Like father, like son

I suppose it was inevitable that the son would follow in the footsteps of the father.

Still, there are worse things that Isaac could be doing than starting his own blog.

I shouldn’t have been surprised. Isaac has always loved writing. Like me, words are his weapon of choice and he takes great pride in his ability to bend them to his own will. Where his siblings love to draw and paint, Isaac is happiest with a pen in his hand or with his fingers hovering over a keyboard.

Like father, like son.

He first showed an interest in my blog a couple of weeks ago. In that thoughtful way that he has, he wanted to understand what I wrote about and why, and then stated that he was interested in having a blog of his own.

After a week of being constantly barraged with questions the moment I walked in the door, I got the message. We sat down together and looked at my blog, and I started researching possible options.

There are various sites such as Kidzworld which offer moderated forums and blogging facilities specifically for children. However, even though Isaac is well versed in internet safety, I’m wary of predatory behaviour even in a moderated environment. I’m not comfortable relying on someone else to monitor my child’s activity – and, more importantly, the activity of those who might interact with him.

Which is what has brought me back full circle to WordPress. I considered giving Isaac a small corner of this blog in a guest-posting capacity but in the end I’ve opted for setting up a separate blog that he can call his own but ultimately under my control.

With this new blog, Isaac’s Fun Days, he is set up as a contributor, which means he can create his own posts but they require my review and approval before being published. That means I can help him with spelling and grammar while also ensuring he doesn’t reveal anything inappropriate.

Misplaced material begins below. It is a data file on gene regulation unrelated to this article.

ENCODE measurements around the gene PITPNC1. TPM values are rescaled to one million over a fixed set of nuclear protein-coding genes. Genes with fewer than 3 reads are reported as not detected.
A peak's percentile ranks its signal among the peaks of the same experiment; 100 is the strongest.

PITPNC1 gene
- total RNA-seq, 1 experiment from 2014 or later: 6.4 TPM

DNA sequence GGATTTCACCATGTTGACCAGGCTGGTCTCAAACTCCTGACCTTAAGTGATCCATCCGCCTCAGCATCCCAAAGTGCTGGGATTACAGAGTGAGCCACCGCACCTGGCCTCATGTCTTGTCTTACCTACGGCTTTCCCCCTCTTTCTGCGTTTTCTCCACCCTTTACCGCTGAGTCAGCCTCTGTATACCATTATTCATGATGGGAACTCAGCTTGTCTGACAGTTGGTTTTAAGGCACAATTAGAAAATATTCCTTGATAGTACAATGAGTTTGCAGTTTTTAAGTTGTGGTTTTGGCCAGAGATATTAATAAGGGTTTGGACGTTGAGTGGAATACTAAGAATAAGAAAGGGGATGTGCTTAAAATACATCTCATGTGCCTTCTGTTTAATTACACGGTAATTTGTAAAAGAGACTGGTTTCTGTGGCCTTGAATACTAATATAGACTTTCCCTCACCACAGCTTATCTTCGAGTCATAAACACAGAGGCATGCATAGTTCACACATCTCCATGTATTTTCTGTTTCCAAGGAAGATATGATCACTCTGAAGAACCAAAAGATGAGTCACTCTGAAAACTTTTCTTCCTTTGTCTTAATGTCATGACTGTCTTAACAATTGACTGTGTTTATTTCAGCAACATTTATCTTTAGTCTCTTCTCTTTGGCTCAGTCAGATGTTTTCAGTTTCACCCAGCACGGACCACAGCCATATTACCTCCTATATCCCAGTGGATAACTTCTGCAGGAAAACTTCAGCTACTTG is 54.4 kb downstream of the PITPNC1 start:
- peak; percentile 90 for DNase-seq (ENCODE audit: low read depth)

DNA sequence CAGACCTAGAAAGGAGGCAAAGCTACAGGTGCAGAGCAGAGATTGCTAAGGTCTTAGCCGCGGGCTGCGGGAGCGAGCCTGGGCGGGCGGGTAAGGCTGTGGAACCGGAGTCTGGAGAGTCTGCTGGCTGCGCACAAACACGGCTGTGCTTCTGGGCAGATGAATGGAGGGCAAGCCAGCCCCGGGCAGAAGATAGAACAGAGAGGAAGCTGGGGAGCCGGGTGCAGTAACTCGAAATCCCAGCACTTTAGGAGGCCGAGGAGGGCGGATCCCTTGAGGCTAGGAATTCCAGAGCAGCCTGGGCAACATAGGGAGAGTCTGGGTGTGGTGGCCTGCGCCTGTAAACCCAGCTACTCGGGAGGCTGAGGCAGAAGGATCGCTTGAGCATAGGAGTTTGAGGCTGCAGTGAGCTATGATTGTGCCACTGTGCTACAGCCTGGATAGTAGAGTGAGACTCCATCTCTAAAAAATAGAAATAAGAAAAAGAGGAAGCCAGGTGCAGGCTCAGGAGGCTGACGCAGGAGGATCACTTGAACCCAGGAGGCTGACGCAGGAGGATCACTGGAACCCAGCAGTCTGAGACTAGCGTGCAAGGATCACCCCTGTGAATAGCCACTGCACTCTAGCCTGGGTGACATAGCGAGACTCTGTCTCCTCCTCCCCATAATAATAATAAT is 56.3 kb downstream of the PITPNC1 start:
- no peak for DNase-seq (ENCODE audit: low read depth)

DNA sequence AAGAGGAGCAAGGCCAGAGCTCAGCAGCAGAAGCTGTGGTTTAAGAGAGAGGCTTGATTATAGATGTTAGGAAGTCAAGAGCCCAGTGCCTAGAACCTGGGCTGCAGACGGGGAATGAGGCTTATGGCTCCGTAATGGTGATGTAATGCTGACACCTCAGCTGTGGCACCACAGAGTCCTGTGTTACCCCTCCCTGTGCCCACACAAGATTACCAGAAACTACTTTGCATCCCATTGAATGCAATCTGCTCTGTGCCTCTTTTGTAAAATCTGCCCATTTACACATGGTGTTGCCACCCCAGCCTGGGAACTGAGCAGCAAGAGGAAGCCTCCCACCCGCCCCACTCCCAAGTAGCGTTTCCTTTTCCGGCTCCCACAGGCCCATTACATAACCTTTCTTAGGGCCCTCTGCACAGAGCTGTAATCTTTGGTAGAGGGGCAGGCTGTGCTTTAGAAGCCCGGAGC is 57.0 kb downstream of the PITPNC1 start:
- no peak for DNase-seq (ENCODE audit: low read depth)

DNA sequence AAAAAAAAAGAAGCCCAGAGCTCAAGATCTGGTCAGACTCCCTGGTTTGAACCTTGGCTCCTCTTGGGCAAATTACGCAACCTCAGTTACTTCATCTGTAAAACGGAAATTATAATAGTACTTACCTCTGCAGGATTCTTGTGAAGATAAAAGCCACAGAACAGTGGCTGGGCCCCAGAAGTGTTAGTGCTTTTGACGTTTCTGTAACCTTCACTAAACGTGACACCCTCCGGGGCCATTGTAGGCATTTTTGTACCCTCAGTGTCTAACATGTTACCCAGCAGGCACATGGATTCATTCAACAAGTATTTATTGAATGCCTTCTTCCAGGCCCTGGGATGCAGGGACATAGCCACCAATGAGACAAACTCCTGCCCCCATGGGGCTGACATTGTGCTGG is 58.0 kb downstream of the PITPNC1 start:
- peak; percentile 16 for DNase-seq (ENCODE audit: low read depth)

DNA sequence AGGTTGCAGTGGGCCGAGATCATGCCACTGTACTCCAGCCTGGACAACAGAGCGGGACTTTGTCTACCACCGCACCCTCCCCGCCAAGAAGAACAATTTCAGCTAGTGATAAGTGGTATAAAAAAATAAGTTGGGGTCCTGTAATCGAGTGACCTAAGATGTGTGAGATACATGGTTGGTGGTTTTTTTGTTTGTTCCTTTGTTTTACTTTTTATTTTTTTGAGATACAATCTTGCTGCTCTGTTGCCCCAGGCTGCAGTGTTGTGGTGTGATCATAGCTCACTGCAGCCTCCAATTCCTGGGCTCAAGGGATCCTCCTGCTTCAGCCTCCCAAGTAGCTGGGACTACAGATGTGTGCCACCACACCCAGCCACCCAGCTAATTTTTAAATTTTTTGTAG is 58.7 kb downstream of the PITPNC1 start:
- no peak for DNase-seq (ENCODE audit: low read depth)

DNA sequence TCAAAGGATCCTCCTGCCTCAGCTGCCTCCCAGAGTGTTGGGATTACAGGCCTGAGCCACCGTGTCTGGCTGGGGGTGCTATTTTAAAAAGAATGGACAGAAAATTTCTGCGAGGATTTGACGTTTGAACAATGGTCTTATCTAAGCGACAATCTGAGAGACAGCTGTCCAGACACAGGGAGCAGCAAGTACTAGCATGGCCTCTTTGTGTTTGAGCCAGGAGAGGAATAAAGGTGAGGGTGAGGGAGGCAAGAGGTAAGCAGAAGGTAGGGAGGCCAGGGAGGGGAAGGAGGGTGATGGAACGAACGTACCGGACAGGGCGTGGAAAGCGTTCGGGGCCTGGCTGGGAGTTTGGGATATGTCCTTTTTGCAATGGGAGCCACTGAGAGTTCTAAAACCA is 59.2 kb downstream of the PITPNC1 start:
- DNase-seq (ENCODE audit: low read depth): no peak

I’ve also set the blog to be private rather than public. It can always be opened up at a later date, but initially this means I can limit who has access to family and, perhaps, friends and keep him away from prying eyes and potentially hurtful or dangerous commenters.

In the meantime, he’ll be able to practise his writing skills and incorporate his own photos while also learning some of the basics of visual web design. It will also prepare him for the day when he has his own social media accounts. And if he decides after a few weeks that it isn’t for him, we can quietly put the blog into mothballs until such time as his interest is rekindled.

Somehow, though, I think this might be the beginning of a new passion. Who knows, one day soon he may contribute a guest post to this blog or make an appearance on my soon-to-be-launched podcast.

In the meantime, it’s another valuable skill for him to learn and another activity he and I can do together. My dad and I used to spend many happy hours cutting and splicing old-fashioned audio tape – it was our thing. Isaac and I are just embarking on its 21st century equivalent.

Like father, like son.


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